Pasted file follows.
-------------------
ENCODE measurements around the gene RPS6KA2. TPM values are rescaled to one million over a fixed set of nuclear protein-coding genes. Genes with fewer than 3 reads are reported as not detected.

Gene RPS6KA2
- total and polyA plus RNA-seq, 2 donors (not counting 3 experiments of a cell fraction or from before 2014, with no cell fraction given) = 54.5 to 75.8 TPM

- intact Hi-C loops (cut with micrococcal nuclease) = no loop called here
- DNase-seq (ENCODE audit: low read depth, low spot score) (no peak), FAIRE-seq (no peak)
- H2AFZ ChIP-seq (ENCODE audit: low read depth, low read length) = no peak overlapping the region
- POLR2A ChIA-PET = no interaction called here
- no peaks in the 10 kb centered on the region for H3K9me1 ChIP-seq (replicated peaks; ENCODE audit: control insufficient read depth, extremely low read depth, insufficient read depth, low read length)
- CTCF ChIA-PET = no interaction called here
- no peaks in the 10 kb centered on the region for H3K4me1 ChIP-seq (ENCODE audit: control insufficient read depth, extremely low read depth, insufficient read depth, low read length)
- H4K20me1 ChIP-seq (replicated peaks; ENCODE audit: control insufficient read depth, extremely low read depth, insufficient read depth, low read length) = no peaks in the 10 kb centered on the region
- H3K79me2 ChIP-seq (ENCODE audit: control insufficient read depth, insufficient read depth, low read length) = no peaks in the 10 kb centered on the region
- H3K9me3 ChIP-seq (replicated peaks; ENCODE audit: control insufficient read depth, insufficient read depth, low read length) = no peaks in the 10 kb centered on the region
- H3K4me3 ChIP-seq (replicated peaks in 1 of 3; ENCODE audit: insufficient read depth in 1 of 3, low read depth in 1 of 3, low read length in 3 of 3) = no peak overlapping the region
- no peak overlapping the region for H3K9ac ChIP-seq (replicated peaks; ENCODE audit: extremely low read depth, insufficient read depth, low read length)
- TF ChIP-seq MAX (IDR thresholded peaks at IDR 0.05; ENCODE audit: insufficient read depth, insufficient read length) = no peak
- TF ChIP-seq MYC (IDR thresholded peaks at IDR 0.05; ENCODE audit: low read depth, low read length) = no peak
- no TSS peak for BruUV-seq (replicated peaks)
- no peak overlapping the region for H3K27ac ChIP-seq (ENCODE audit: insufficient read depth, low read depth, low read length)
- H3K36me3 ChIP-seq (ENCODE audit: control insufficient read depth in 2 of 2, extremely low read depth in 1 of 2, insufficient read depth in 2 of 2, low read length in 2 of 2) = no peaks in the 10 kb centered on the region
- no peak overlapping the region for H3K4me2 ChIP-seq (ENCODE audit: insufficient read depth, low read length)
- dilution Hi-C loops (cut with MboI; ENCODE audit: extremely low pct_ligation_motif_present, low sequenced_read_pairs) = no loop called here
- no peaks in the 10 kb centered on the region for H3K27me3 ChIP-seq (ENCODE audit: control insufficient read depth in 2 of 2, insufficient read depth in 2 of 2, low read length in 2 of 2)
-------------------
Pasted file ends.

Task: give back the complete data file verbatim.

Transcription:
ENCODE measurements around the gene RPS6KA2. TPM values are rescaled to one million over a fixed set of nuclear protein-coding genes. Genes with fewer than 3 reads are reported as not detected.

Gene RPS6KA2
- total and polyA plus RNA-seq, 2 donors (not counting 3 experiments of a cell fraction or from before 2014, with no cell fraction given) = 54.5 to 75.8 TPM

- intact Hi-C loops (cut with micrococcal nuclease) = no loop called here
- DNase-seq (ENCODE audit: low read depth, low spot score) (no peak), FAIRE-seq (no peak)
- H2AFZ ChIP-seq (ENCODE audit: low read depth, low read length) = no peak overlapping the region
- POLR2A ChIA-PET = no interaction called here
- no peaks in the 10 kb centered on the region for H3K9me1 ChIP-seq (replicated peaks; ENCODE audit: control insufficient read depth, extremely low read depth, insufficient read depth, low read length)
- CTCF ChIA-PET = no interaction called here
- no peaks in the 10 kb centered on the region for H3K4me1 ChIP-seq (ENCODE audit: control insufficient read depth, extremely low read depth, insufficient read depth, low read length)
- H4K20me1 ChIP-seq (replicated peaks; ENCODE audit: control insufficient read depth, extremely low read depth, insufficient read depth, low read length) = no peaks in the 10 kb centered on the region
- H3K79me2 ChIP-seq (ENCODE audit: control insufficient read depth, insufficient read depth, low read length) = no peaks in the 10 kb centered on the region
- H3K9me3 ChIP-seq (replicated peaks; ENCODE audit: control insufficient read depth, insufficient read depth, low read length) = no peaks in the 10 kb centered on the region
- H3K4me3 ChIP-seq (replicated peaks in 1 of 3; ENCODE audit: insufficient read depth in 1 of 3, low read depth in 1 of 3, low read length in 3 of 3) = no peak overlapping the region
- no peak overlapping the region for H3K9ac ChIP-seq (replicated peaks; ENCODE audit: extremely low read depth, insufficient read depth, low read length)
- TF ChIP-seq MAX (IDR thresholded peaks at IDR 0.05; ENCODE audit: insufficient read depth, insufficient read length) = no peak
- TF ChIP-seq MYC (IDR thresholded peaks at IDR 0.05; ENCODE audit: low read depth, low read length) = no peak
- no TSS peak for BruUV-seq (replicated peaks)
- no peak overlapping the region for H3K27ac ChIP-seq (ENCODE audit: insufficient read depth, low read depth, low read length)
- H3K36me3 ChIP-seq (ENCODE audit: control insufficient read depth in 2 of 2, extremely low read depth in 1 of 2, insufficient read depth in 2 of 2, low read length in 2 of 2) = no peaks in the 10 kb centered on the region
- no peak overlapping the region for H3K4me2 ChIP-seq (ENCODE audit: insufficient read depth, low read length)
- dilution Hi-C loops (cut with MboI; ENCODE audit: extremely low pct_ligation_motif_present, low sequenced_read_pairs) = no loop called here
- no peaks in the 10 kb centered on the region for H3K27me3 ChIP-seq (ENCODE audit: control insufficient read depth in 2 of 2, insufficient read depth in 2 of 2, low read length in 2 of 2)